Highlights

Peter Christian Skovgaard (1817-75), A Beech Wood in May near Iselingen Manor, Zealand, 1857

Peter Christian Skovgaard (1817-75): A Beech Wood in May near Iselingen Manor, Zealand, 1857.

Peter Christian Skovgaard (1817-75): A Beech Wood in May near Iselingen Manor, Zealand, 1857. 189,5x158,5 cm. KMS4580
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Around 1820 the poet Adam Oehlenschläger (1779-1850) wrote his tribute to Denmark, Der er et yndigt land, which only a few decades later became the lyrics of Denmark’s national anthem. The last stanzas in the song pay homage to the beech as a symbol of the nation.

The sunlit Danish beech forest as preffered motif
During the same period, P.C. Skovgaard’s preferred motif was the sunlit Danish beech forest. He was influenced by a programme within the art scene where painting was singled out as the media chosen to communicate a new national selfawareness.

However, the beech idyll in this picture is also about things closer to home, as it were. The children in the scene belong to the same family as the person who commissioned the work, the scene is set at a manor house on Southern Zealand, and the fresh and delicate green of the beech forest reflects the rich promises of childhood, of first beginnings.

The painting's composition
Such an image leaves little place for the children’s grandfather, who has quite literally been pushed into the background. In the foreground the artist minutely presents the flora found in beech forest floors, the national biotope – and the central element of the picture is the young descendent of the manor, wearing a red-white dress as a colouristic accent against all the greens.


One the one hand ... and on the other hand

P.C. Skovgaard, A Beech Wood in May, Zealand, 1857

On the one hand:

"The 19th century saw the creation of the concept of a national, democratic community as a counterweight to absolute monarchy. Landscape painting was regarded as a suitable vehicle for the purpose. Depictions of forests, lakes, and rural idylls served as clear contrast to royalty’s penchant for grandly magnificent figure painting. Quintessentially Danish landscapes were called upon to shape a sense of Danish patriotism. The poet and politician Carl Ploug, who was a friend of the owners of Iselingen, described the beech forest, rather than the ancient oak forests, as a symbol of the nation that would rise after the fall of absolute monarchy. Skovgaard’s paintings became icons of Danishness within the country itself, but it proved rather more difficult to “brand” the nation to non-Danish audiences through art. At the World Exhibition in Paris in 1878, where Skovgaard was prominently featured, a French critic stated that “Denmark may have artists, but no art”.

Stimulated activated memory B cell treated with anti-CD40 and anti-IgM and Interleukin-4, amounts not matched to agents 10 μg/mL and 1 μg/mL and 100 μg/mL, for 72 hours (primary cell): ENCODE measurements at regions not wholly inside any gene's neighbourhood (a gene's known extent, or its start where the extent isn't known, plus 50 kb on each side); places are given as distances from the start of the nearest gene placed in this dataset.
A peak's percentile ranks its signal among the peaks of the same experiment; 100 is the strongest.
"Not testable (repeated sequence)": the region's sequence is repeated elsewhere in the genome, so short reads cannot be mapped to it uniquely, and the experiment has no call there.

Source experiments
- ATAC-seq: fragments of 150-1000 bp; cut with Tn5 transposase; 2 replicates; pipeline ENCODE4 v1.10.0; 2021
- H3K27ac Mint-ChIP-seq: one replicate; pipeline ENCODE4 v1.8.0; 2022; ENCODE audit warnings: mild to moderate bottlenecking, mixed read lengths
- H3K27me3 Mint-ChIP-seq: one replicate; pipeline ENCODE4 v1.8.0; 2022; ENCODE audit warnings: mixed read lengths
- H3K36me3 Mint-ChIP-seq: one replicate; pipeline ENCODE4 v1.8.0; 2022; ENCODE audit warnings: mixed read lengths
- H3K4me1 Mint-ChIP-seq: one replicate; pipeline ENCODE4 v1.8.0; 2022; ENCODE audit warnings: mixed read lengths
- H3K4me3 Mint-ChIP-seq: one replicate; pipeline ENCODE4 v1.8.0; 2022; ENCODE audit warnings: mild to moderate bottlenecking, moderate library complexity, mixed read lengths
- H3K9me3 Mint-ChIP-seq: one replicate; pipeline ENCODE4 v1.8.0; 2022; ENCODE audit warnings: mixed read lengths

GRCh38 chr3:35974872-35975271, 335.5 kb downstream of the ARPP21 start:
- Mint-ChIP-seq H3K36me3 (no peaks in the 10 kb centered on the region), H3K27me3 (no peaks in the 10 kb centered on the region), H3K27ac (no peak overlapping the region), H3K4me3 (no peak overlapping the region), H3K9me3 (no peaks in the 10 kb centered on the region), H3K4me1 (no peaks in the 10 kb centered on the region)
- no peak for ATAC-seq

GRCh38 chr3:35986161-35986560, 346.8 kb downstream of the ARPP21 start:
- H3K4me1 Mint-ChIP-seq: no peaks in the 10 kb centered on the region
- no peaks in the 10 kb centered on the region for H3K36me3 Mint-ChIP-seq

Henrik Holm, Research Curator

One the other hand:

"Martin Hammerich, a headmaster, commissioned Skovgaard’s painting for his flat in the Christianshavn area of Copenhagen. The painting was intended to hang opposite a copy of Raphael’s Sistine Madonna painted by Jørgen Roed. It might seem as if a Renaissance altarpiece and a landscape painting from the Golden Age of Danish art are entirely incompatible entities. Yet in a certain sense Skovgaard’s painting can be viewed as a companion to Raphael’s religious vision. In Skovgaard’s work, the beech forest is a place of harmony, a place of undisturbed balance between man and nature. The trees even form a space reminiscent of the inside of a church, thereby adding a religious dimension to the motif. In other words, Skovgaard has painted a 19th century vision of an earthly paradise for the common man."

Kasper Monrad, Senior Research Curator


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Updated: 8.apr.2014
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